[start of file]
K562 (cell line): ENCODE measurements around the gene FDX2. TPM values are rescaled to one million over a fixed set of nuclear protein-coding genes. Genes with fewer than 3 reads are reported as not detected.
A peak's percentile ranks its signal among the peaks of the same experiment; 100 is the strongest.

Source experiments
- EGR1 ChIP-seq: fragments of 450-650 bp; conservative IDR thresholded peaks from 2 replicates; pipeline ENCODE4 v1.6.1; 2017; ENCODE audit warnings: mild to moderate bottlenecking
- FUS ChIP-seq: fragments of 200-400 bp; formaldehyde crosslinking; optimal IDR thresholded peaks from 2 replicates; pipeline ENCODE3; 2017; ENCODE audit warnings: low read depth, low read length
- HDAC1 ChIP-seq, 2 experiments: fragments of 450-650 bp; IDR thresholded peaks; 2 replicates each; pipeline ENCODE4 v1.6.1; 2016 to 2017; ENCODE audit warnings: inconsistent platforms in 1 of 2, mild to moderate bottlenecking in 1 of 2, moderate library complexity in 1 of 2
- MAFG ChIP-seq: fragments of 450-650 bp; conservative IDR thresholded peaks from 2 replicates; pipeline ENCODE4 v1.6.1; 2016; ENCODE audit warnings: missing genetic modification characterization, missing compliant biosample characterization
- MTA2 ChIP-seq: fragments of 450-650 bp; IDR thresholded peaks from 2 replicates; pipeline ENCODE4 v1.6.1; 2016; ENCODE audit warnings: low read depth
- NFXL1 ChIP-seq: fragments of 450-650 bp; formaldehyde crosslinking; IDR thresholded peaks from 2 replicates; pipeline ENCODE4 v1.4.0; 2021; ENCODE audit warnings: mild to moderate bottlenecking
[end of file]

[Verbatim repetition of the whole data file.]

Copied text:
K562 (cell line): ENCODE measurements around the gene FDX2. TPM values are rescaled to one million over a fixed set of nuclear protein-coding genes. Genes with fewer than 3 reads are reported as not detected.
A peak's percentile ranks its signal among the peaks of the same experiment; 100 is the strongest.

Source experiments
- EGR1 ChIP-seq: fragments of 450-650 bp; conservative IDR thresholded peaks from 2 replicates; pipeline ENCODE4 v1.6.1; 2017; ENCODE audit warnings: mild to moderate bottlenecking
- FUS ChIP-seq: fragments of 200-400 bp; formaldehyde crosslinking; optimal IDR thresholded peaks from 2 replicates; pipeline ENCODE3; 2017; ENCODE audit warnings: low read depth, low read length
- HDAC1 ChIP-seq, 2 experiments: fragments of 450-650 bp; IDR thresholded peaks; 2 replicates each; pipeline ENCODE4 v1.6.1; 2016 to 2017; ENCODE audit warnings: inconsistent platforms in 1 of 2, mild to moderate bottlenecking in 1 of 2, moderate library complexity in 1 of 2
- MAFG ChIP-seq: fragments of 450-650 bp; conservative IDR thresholded peaks from 2 replicates; pipeline ENCODE4 v1.6.1; 2016; ENCODE audit warnings: missing genetic modification characterization, missing compliant biosample characterization
- MTA2 ChIP-seq: fragments of 450-650 bp; IDR thresholded peaks from 2 replicates; pipeline ENCODE4 v1.6.1; 2016; ENCODE audit warnings: low read depth
- NFXL1 ChIP-seq: fragments of 450-650 bp; formaldehyde crosslinking; IDR thresholded peaks from 2 replicates; pipeline ENCODE4 v1.4.0; 2021; ENCODE audit warnings: mild to moderate bottlenecking